About 600 people protested outside the Philippi East Police Station in Lower Crossroads on Saturday. They were demanding the release of three community patrol members arrested for the murder of four people and suspected of mob justice.
The demonstrators came from ward 35, which includes the informal settlements of Marikana, Thabo Mbeki, Ireland and also Lower Crossroads.
Residents sang, “Bring my machete; the police are dogs.” They waved placards that read: “Ward 35 cops don’t work. We are fed-up”.
When angry protesters began to burn tyres outside the police station, the police dispersed the crowd with rubber bullets and teargas. According to the police, four protesters were arrested on public violence charges. One SAPS member was taken to a nearby hospital with a wound in the head after protesters threw stones.
Community leader Nosakhe Duli told GroundUp: “What has angered us is that the police arrested the residents while they were busy patrolling around Marikana to protect us from thugs.”
“Community patrollers know where thugs stay and hide stolen goods and therefore they can fight crime successfully,” she said. “They seize thugs and force them to show them where other thugs stay and where they stash away stolen goods.”
“Thugs roam around the streets, busting down doors, raping women, stealing TVs and other valuables, and robbing workers on their way to work. But the police never arrest them,” said Duli.
Duli said that on Thursday police were informed of the planned march “to draw the attention of Minister [of Police] Fikile Mbalula to our plight”. She said the station commander had agreed.
Western Cape Police spokesperson F C Van Wyk said, “Major-General Dyantyi and Brigadier Ncata received a memorandum from a 12-member committee of protesters … Decision was taken not to release the three suspects.”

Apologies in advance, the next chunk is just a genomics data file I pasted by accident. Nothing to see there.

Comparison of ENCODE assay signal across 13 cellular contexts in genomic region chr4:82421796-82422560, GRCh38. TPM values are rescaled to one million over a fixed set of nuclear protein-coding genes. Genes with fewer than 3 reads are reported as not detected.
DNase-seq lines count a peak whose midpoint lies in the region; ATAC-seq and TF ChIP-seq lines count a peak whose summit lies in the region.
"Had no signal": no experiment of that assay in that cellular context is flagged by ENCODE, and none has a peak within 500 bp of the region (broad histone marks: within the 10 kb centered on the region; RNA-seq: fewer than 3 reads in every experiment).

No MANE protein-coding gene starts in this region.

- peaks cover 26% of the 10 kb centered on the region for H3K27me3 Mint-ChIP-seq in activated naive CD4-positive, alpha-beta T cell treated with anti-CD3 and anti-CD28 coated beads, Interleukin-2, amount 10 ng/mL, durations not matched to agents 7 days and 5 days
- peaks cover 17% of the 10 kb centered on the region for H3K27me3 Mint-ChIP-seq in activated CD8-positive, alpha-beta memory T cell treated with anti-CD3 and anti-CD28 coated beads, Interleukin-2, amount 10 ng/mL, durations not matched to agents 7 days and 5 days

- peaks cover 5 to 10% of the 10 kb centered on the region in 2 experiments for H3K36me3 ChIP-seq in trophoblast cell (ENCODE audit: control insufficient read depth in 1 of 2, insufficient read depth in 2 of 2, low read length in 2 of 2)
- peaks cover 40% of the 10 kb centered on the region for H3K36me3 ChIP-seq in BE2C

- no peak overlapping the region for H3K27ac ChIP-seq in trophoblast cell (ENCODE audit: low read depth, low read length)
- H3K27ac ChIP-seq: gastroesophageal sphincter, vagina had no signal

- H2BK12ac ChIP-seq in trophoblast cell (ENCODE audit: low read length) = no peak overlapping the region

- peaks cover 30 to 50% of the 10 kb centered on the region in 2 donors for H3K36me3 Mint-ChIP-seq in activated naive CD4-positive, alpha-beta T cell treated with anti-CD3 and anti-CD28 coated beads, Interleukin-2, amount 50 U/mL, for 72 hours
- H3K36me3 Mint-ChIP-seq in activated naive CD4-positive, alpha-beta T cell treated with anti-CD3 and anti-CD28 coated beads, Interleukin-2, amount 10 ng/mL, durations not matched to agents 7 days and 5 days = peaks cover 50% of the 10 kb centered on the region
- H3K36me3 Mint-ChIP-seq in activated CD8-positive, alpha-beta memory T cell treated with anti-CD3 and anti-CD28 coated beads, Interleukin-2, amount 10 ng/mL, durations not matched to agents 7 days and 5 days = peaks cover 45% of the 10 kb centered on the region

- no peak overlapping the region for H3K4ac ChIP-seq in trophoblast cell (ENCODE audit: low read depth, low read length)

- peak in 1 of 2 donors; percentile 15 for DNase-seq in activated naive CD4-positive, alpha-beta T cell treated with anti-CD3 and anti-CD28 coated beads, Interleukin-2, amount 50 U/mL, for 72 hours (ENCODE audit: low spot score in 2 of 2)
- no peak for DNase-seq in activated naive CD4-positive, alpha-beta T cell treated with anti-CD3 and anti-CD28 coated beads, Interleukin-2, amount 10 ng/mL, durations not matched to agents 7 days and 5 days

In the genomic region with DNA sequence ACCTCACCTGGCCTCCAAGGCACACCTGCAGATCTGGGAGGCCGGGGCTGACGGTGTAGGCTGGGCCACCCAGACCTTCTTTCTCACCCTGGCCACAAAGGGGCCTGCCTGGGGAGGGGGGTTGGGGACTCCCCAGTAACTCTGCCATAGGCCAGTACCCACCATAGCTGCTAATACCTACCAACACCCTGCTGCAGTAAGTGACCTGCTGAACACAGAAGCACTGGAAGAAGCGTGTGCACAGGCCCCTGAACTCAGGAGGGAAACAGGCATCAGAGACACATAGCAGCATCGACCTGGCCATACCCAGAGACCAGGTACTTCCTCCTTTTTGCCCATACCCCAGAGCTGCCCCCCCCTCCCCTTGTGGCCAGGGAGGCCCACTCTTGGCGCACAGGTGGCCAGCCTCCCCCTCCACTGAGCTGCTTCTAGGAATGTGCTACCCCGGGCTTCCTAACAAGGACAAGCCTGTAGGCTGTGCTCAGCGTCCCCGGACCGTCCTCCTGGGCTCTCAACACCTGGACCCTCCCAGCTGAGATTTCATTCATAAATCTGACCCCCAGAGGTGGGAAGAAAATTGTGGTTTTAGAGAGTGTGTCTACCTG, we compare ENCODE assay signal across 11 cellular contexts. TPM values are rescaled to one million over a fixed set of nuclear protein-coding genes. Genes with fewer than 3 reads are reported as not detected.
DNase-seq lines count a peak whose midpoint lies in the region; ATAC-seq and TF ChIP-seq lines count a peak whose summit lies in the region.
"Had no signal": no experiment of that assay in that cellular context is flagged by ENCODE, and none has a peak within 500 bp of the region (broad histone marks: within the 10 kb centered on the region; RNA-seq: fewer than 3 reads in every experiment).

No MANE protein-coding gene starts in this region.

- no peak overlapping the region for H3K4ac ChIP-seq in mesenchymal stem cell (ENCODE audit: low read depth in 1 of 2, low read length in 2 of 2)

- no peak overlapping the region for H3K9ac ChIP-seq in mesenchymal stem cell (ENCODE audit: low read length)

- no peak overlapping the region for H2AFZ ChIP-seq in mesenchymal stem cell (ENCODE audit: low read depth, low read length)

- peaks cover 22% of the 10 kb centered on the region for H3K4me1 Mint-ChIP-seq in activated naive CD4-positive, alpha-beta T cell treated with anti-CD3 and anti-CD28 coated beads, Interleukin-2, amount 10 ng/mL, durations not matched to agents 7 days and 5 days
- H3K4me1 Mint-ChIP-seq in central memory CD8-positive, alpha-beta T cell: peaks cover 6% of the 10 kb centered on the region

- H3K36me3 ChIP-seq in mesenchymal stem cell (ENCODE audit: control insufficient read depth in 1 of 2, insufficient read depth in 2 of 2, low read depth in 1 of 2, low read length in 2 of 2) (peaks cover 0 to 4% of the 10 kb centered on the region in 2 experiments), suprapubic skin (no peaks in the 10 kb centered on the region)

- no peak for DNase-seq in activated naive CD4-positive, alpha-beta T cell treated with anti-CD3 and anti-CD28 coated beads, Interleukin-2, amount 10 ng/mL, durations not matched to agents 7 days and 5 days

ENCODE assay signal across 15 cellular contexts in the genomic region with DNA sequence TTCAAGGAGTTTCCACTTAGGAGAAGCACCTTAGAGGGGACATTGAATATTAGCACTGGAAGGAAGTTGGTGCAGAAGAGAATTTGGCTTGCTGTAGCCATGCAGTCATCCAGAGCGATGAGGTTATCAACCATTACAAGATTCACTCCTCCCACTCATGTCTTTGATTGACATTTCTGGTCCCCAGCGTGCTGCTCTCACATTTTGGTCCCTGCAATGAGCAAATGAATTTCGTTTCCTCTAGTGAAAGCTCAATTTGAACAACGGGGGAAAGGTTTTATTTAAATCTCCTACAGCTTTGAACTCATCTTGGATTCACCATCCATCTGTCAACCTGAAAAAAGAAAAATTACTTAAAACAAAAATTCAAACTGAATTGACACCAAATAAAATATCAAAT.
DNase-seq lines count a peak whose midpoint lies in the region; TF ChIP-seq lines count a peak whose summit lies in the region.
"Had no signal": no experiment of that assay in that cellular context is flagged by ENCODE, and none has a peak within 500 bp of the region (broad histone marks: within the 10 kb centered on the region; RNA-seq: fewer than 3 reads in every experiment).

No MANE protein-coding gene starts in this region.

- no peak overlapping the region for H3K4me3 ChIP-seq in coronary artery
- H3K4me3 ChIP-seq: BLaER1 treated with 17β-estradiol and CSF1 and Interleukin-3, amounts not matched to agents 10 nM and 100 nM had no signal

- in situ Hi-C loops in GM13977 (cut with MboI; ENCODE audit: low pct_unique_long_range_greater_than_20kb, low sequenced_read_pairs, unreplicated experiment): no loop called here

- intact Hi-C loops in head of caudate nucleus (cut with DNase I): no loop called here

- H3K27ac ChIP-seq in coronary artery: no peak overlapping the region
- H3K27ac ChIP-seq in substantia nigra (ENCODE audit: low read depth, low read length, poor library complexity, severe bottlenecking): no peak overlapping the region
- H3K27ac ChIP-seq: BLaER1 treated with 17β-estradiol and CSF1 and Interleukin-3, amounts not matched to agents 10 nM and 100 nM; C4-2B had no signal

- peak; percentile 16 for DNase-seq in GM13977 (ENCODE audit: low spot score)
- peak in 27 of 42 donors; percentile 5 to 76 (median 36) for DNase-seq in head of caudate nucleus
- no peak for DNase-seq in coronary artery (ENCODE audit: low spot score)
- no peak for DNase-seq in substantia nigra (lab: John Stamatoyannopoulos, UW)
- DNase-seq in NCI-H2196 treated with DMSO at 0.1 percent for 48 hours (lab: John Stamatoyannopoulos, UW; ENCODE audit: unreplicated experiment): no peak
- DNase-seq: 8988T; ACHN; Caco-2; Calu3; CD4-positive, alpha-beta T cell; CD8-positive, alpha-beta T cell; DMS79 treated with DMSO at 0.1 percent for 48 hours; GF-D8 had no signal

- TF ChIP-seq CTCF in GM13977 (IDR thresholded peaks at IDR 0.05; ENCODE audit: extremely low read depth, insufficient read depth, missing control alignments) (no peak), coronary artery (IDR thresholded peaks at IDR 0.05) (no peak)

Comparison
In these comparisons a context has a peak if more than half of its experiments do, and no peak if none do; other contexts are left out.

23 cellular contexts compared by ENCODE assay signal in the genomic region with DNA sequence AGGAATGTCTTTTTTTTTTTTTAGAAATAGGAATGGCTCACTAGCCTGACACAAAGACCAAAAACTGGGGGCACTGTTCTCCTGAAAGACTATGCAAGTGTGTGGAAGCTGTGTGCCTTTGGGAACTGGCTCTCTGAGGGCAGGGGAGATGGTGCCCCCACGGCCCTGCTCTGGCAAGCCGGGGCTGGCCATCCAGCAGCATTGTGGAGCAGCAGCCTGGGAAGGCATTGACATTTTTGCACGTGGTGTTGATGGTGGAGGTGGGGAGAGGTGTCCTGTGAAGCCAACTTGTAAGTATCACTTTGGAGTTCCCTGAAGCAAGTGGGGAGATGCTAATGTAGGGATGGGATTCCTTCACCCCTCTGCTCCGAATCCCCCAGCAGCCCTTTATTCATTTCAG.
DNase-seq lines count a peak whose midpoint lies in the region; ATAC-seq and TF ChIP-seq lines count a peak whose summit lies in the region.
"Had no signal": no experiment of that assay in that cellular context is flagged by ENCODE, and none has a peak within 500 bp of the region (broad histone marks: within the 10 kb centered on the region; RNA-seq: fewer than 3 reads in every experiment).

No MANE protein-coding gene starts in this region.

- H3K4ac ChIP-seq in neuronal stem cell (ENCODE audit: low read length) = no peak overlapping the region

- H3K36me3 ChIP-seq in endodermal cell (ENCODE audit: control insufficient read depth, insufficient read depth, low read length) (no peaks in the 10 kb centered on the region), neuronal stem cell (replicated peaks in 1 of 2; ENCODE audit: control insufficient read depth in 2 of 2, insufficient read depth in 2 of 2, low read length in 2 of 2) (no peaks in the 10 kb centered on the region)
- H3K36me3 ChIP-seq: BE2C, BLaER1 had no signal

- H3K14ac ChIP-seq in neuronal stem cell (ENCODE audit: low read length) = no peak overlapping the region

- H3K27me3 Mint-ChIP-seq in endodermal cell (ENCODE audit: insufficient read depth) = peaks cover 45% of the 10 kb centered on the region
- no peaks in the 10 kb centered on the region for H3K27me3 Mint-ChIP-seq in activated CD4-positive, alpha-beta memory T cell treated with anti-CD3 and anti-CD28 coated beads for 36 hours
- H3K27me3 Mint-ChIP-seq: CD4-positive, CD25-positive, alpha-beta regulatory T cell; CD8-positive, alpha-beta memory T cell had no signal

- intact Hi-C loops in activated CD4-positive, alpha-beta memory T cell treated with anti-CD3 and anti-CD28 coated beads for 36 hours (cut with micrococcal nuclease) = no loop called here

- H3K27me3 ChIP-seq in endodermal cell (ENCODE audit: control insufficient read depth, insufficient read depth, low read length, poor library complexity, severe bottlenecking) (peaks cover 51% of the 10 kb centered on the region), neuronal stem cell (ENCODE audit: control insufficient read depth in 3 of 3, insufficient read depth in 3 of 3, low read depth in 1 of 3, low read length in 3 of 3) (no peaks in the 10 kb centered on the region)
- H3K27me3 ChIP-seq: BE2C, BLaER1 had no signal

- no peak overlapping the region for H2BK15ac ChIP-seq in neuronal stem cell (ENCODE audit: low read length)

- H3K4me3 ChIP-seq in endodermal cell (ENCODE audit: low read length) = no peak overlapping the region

Various members of the community told GroundUp about recent incidents of crime. GroundUp did not verify these reports. Duli said that on Friday a taxi driver and his passengers had been robbed of their money and cellphones. She said, “There used to be three Somali-owned shops in Marikana, but now they have left because of crime.”
Community leader Alphas Jokana said, “The police should join the patrol instead of arresting the patrollers.”
Resident Anele Galela said three robbers held him at gunpoint and robbed him of his cell phone while he was on his way to work. He is a security guard.
He said, “I thought about the well-being of my kids and quickly gave them my cellphone and went back home because I was traumatised.”
Nomaswazi Khethiwe said stray bullets hit her four-months’ pregnant sister in both legs when a shop was robbed last Wednesday.
“I phoned the police and asked them to come, but they never arrived,” she said.
Ward councillor Mboniswa Chitha said, “Every day and night we hear gunshots and people die, but the police do nothing.”
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